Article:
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Burgess Safari Lite

Burgess Safari Lite

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Got this for Christmas. :) Mint in the box, with the original power cable, for $35 on eBay.

This thing is awesome, for several reasons. First of all, this is the FIRST commercially available battery-powered fluorescent lantern, introduced around 1966, and sold until around 1975.

Second, it's preheat. This is one of only two (that I've found) preheat battery-powered lanterns that have ever existed, the other being the much more rare Eveready Captain. It's not clear what this thing has inside it, but the general consensus is likely two ballasts - a standard magnetic ballast for AC power, and a resistive ballast for battery use. It's also a well-tuned ballast - if my Kill-A-Watt meter tells me right, this thing draws 10 watts of power on high, so I would guess the lamp is getting a full 8 watts. On low, the lamp receives about 6 watts. And holy crap, is this thing bright. Even on low it beats the Rayovac Sportsman 180. This is the first decent 8 watt lantern I've ever owned, so I've never been able to see just how terrible those GE 8 watt closet lights (for example) perform until now.

This thing takes batteries that have not been made for at least 25 years. Two Burgess Z46 batteries - large rectangular carbon-zinc batteries with a potential of 69V each - gave this lantern up to 80 hours of use. Eveready made an identical battery, the 646.

Notice how the power level switch indicates to switch it to high when starting the lantern. Before I got this lantern I always wondered what happened if you attempted to start it on low. Well, it's actually entirely possible. The power to both the lamp and the filaments are reduced, though, so it takes about 5 seconds of preheating to get it to start, and sometimes it will start, but rectify until you switch it to high. Get this though - when starting it on high, it draws 10 watts of power, similar to running it on high. When you start it on low, though, it draws over 11 watts, even though it only draws ~7 watts when running on low. Can anyone explain this for me? Could I be hurting the ballast by starting it on low?

Physically the build quality seems excellent. The body of the lantern is plastic, and many parts are metal.

These must have sold extremely well (quite a feat considering this was the first consumer product of its kind), because eBay is littered with them. You can pick one up for as little as $10 shipped. They use a standard nonpolarized stereo-style power cord, so no worries if you need a cord. Often times you can find these with the box and/or tags, and I once saw one that came with the original included batteries!

There were two generations of the Safari Lite, manufactured while Burgess was under three different companies. The first generation has the model number 165/2, separate on and off buttons, green labeling, and a mirrored reflector. It was manufactured under Servel in 1966 and 1967, and then under Clevite until 1971. The second generation (like mine) has the model number 165/3, a combined on/off button, yellow labeling, and a white reflector. It was manufactured under Gould from 1971 until 1975, and is the most common.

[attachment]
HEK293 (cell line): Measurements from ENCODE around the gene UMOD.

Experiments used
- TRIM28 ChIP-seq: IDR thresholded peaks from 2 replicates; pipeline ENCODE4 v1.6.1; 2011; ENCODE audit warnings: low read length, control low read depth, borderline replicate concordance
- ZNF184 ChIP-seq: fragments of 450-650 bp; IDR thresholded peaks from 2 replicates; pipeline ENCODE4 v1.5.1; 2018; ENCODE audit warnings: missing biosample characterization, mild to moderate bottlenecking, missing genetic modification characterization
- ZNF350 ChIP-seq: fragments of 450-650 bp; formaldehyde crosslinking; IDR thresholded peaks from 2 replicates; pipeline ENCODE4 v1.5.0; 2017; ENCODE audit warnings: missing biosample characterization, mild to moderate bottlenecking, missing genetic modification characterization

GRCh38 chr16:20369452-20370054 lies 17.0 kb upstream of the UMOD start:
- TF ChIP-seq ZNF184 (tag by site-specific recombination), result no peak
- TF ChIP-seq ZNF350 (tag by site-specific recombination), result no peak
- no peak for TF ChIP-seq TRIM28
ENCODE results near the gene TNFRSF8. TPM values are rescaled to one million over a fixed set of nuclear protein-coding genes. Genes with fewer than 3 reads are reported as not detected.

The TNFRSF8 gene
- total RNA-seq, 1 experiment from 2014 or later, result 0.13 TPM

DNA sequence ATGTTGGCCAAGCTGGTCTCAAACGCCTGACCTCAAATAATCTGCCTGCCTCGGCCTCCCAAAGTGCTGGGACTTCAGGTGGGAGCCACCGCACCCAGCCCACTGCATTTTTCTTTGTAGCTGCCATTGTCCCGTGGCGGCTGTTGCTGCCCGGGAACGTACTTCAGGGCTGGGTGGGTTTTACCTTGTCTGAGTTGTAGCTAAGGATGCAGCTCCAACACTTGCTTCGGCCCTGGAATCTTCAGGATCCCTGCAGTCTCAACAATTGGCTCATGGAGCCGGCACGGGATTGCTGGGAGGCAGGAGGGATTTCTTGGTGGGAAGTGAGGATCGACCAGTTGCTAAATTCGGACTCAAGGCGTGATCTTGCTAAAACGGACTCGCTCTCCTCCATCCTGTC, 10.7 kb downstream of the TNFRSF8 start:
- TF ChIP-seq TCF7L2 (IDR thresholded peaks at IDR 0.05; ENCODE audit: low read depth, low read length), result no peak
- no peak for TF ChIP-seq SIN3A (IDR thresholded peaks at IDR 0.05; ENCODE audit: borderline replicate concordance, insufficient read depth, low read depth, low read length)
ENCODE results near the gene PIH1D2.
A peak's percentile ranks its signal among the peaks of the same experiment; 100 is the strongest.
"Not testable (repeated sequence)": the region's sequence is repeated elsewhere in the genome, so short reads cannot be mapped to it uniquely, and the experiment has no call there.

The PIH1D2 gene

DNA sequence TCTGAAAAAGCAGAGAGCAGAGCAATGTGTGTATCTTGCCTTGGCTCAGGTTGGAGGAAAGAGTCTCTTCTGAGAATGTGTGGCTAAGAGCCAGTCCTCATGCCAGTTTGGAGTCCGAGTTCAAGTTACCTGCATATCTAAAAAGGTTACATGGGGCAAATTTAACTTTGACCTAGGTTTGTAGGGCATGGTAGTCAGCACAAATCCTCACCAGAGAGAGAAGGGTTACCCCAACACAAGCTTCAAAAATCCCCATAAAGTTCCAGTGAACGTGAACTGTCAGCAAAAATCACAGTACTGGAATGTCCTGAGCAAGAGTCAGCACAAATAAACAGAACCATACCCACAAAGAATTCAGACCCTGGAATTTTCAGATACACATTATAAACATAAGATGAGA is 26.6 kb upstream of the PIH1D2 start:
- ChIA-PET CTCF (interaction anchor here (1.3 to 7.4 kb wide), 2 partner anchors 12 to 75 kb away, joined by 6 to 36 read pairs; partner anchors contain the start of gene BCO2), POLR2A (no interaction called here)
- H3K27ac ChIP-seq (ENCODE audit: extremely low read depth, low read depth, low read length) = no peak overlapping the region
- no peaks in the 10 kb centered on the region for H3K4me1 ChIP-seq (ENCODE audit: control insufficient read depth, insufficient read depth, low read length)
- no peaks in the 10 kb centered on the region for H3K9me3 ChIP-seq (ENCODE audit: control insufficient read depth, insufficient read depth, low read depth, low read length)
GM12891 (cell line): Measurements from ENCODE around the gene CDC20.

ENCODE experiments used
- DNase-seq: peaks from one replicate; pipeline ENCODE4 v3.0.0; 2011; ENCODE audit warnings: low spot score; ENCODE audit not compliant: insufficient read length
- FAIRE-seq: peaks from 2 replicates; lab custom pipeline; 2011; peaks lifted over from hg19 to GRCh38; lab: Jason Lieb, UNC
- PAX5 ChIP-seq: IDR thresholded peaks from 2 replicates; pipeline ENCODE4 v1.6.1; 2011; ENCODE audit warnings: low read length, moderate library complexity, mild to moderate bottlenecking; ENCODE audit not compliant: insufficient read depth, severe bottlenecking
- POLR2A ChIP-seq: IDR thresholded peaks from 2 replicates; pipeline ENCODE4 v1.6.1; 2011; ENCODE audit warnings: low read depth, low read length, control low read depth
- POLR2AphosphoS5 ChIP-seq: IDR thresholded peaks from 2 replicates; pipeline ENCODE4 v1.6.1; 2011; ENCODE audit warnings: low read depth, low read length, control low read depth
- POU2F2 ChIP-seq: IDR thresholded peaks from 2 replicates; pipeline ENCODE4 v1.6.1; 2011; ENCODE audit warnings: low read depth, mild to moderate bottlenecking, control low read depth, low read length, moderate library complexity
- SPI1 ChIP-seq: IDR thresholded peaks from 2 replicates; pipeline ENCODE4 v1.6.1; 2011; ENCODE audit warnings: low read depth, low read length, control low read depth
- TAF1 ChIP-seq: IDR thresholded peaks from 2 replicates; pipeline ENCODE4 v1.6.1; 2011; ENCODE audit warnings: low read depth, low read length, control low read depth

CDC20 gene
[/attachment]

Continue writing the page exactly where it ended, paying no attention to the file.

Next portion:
So that's about it, really. Out of all my fluorescent lamps, this is definitely the most unique, and my favorite. I assume that is has a standard magnetic ballast (I can hear a slight hum when it's running), but considering it can run on batteries, maybe that's not so? I don't have that much know-how in this stuff, and I don't want (and don't know how) to open this up to find out.

I believe mine was made in 1972 because the original Norelco bulb has "2U" in the etching.

You can also view this lantern's box .

IMG_3163.JPG IMG_2964.JPG IMG_2946.JPG IMG_2930.JPG

Light Information

Light Information

Manufacturer:Gould, Burgess division
Model Reference:Safari Lite, 165/3
Lamp
Lamp Type:F8T5
Fixture
Fixture Type:Portable fluorescent lantern
Ballast Type:Magnetic manual preheat
Electrical
Wattage:8 on high, 6 on low
Voltage:120V - mains or two 69V batteries (Burgess Z46 or Eveready 646)
Physical/Production
Factory Location:USA
Fabrication Date:1972

File information

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Date added:Jan 11, 2013
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rjluna2
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Jan 11, 2013 at 02:35 PM Author: rjluna2
If you are interested in somebody else's lantern collection, you might as well as look into my Lantern collection as well

Pretty, please no more Chinese failure.

themaritimegirl
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Jan 11, 2013 at 02:42 PM Author: themaritimegirl
Ah, yes, I've seen your pictures. I like the Eveready Commander - I'm going to get one in the near future and see how it stacks up against the Rayovac Sportsman 180.

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jercar954
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Jan 12, 2013 at 12:31 AM Author: jercar954
Very nice find! I have one too, mine is from the Servel years and has a GE F8T5/CW lamp with solder dipped pins and an inside etc. I thought the Safari Lite was introduced in 1961 according to what I've seen on the web. BTW- There was also a two lamp version of this in the later years. I'd love to get my hand on one of these.

Preheat and T-12 fluorescents forever! Down with LED's and instant start T-8 fluorescents.

dor123
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Jan 12, 2013 at 02:09 AM Author: dor123